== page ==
Ambrosia beetles (Xylosandrus spp. and Xyleborus spp.)
Continuing the theme of emerging non-native pests that have been introduced into the United States on solid wood packing material, our next group of emerging pests are the ambrosia beetles. Twelve non-native ambrosia beetle species have taken residence in the United States since the early 1990s. These beetles commonly attack a variety of stressed or dying tree species. However, the red bay ambrosia beetle, Xyleborus glabratus, first identified in Georgia in 2002, can also attack healthy red bay trees. Not only does this beetle attack healthy trees, it also vectors the vascular wilt pathogen (Raffaelea lauricola) that causes laurel wilt. This lethal combination has caused widespread mortality of red bays in South Carolina, Georgia and Florida.
Brown Marmorated Stink Bug (Halyomorpha halys)
The Brown Marmorated Stink Bug was in the spotlight this past year as large-scale outbreaks occurred in the Mid-Atlantic United States. This pest has a very wide host range that includes many landscape species such as butterfly bush, catalapa and maple and it has been noted on numerous others. It also attacks and damages numerous fruit trees and has the potential to cause significant economic damage to fruit orchards. This pest also rivals the box elder bug and the Asian lady beetle as a nuisance pest as it invades homes in search of an overwintering spot. When agitated, this pest can also give off an odor, hence its common name.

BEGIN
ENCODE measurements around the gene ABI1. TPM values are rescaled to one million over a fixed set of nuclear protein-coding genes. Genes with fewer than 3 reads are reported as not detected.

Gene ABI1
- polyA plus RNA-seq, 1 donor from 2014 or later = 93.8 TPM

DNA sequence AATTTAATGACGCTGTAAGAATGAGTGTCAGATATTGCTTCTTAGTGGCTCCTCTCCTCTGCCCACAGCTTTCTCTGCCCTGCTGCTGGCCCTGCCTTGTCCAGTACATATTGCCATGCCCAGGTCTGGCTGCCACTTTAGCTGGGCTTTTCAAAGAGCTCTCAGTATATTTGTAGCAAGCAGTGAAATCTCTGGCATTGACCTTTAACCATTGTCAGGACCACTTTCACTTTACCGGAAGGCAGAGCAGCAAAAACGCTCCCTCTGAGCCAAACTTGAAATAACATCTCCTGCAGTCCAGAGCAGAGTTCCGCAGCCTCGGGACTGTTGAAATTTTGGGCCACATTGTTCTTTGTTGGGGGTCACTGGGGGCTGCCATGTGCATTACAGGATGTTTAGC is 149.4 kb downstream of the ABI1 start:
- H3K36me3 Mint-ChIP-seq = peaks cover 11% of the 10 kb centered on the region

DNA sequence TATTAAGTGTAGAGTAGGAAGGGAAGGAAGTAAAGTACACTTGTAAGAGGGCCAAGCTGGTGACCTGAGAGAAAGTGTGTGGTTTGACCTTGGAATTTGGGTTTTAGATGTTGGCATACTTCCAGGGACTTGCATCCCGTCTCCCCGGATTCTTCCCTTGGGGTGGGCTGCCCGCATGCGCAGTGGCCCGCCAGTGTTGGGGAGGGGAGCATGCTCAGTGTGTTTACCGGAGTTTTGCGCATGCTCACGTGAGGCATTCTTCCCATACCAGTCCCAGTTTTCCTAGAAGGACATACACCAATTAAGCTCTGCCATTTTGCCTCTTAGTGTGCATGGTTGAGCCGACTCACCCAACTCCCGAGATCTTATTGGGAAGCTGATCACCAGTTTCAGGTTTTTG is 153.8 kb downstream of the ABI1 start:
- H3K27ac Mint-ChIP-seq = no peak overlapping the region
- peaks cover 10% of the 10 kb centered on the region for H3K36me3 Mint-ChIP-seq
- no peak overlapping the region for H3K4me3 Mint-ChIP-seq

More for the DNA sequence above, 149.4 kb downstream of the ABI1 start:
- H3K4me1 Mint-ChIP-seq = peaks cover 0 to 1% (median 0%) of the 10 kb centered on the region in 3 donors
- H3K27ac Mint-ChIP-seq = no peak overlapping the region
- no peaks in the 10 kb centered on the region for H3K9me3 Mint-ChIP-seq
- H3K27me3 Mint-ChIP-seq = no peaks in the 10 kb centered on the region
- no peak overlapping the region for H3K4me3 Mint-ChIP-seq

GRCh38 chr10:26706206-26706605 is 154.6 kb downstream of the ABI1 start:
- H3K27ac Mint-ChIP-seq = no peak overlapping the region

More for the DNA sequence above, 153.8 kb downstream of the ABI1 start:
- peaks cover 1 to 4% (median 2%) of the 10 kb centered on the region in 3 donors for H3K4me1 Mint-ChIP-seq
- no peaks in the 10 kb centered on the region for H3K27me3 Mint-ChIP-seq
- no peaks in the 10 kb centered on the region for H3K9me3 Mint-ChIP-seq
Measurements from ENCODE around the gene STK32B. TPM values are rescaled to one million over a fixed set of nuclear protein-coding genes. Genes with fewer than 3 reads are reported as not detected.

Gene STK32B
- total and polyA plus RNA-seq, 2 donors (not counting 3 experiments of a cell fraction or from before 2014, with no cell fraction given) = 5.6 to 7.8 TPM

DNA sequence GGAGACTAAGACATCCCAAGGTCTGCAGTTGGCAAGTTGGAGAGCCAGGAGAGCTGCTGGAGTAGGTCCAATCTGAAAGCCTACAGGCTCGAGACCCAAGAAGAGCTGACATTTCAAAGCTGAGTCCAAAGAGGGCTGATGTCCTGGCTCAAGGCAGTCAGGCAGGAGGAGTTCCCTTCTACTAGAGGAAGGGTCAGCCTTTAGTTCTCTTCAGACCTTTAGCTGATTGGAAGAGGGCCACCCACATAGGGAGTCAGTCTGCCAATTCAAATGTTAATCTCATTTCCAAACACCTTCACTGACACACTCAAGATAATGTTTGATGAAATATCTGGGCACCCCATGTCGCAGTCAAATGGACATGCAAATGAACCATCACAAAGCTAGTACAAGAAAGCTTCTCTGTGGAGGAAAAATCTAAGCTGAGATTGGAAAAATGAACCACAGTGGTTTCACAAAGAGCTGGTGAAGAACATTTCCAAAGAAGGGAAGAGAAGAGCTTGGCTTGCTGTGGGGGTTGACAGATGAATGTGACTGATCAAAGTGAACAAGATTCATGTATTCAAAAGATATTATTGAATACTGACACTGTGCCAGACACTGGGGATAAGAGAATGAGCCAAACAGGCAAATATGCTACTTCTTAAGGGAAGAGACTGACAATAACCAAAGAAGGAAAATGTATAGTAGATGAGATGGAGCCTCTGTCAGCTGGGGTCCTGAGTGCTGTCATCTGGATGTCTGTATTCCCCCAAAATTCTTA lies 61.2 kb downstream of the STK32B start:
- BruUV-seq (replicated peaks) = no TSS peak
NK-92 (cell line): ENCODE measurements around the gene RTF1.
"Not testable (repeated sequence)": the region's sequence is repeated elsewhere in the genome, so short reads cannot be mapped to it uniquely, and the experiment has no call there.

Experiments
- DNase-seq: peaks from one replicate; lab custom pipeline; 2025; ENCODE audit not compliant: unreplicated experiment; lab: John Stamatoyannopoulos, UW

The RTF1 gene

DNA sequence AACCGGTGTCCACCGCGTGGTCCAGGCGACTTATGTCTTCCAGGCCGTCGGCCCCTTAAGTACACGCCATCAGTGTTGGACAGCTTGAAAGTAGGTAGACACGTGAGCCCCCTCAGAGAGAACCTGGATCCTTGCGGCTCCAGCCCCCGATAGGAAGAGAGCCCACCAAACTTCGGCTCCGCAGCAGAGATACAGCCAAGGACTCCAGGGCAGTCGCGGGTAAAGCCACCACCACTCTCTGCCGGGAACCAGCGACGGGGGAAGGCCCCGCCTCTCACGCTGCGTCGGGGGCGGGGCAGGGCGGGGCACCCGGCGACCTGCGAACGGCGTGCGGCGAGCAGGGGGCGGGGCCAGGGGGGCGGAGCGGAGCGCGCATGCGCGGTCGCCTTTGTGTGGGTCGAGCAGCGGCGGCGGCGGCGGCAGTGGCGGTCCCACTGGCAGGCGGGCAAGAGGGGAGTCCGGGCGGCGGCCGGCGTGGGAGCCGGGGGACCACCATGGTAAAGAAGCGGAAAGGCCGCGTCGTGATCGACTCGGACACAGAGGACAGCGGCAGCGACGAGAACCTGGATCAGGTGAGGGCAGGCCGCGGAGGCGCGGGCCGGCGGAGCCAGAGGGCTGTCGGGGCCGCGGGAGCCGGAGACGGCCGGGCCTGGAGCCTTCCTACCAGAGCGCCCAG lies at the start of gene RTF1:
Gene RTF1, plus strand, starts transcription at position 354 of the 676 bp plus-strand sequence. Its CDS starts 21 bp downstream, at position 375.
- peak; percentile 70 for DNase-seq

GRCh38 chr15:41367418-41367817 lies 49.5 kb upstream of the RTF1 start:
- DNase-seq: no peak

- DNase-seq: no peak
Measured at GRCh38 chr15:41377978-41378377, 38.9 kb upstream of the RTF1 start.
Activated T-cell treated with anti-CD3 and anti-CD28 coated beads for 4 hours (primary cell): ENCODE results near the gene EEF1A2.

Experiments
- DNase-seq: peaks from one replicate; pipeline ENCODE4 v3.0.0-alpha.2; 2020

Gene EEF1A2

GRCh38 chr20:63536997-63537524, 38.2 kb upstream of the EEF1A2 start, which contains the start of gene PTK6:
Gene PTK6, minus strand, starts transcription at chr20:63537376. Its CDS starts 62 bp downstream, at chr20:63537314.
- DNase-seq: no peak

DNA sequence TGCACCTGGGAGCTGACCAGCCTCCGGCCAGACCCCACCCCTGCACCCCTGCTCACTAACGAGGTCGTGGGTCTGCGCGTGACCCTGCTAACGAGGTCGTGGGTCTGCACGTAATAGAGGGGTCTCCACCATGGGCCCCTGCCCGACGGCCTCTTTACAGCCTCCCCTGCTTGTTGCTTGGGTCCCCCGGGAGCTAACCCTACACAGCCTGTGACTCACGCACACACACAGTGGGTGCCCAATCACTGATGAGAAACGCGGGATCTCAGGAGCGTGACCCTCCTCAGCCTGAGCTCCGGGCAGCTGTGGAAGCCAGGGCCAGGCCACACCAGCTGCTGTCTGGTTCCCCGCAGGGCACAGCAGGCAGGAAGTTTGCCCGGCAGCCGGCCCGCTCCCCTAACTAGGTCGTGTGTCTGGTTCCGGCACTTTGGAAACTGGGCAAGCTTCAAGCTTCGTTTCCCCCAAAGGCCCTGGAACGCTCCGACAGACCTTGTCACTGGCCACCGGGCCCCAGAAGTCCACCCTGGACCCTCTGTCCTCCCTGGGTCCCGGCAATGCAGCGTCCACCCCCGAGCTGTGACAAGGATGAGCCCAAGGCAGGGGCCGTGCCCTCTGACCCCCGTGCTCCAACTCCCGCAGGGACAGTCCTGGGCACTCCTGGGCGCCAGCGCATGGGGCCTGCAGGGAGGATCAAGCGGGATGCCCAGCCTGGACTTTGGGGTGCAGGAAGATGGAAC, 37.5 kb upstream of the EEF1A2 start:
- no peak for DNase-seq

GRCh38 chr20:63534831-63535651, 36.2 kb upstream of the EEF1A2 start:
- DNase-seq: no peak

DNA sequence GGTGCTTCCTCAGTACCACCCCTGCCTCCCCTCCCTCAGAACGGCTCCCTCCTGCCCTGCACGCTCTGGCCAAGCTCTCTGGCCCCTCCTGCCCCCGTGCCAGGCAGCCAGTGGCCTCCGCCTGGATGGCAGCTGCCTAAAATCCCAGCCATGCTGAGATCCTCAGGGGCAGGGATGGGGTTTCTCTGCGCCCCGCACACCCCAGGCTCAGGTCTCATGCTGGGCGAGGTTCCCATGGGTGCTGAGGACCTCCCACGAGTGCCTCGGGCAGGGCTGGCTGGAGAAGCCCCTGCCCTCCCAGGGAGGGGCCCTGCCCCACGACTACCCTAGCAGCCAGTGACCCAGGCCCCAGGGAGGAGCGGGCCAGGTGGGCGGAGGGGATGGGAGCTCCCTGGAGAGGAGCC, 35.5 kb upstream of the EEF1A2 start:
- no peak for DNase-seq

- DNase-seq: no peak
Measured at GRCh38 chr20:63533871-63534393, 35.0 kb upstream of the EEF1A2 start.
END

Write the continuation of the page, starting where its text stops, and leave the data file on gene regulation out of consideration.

Pine bark beetles (Dendroctonus spp. and Ips spp.)
Pine bark beetles are an important component of a healthy forest ecosystem. As native insects, they play a key role in maintaining a robust forest by quickly eliminating weak trees, allowing stronger trees to thrive. Most bark beetles attack stressed or weakened pine trees. However, some Dendroctonus species such as Mountain pine beetle (Dendroctonus ponderosae) and southern pine bark beetle (Dendroctonus frontalis) will attack healthier trees, especially in high-pest-pressure situations. A normal, healthy pine tree’s natural defenses prevent bark beetles from invading by forcing them out with sap. Pines that are growing in urban environments are stressed and weakened by a combination of drought, competition with turfgrass, and soil issues. This stress leaves urban pines highly susceptible to attack by pine bark beetles.
Bronze birch borer (Agrilus anxius) and two-lined chestnut borer (Agrilus bilineatus)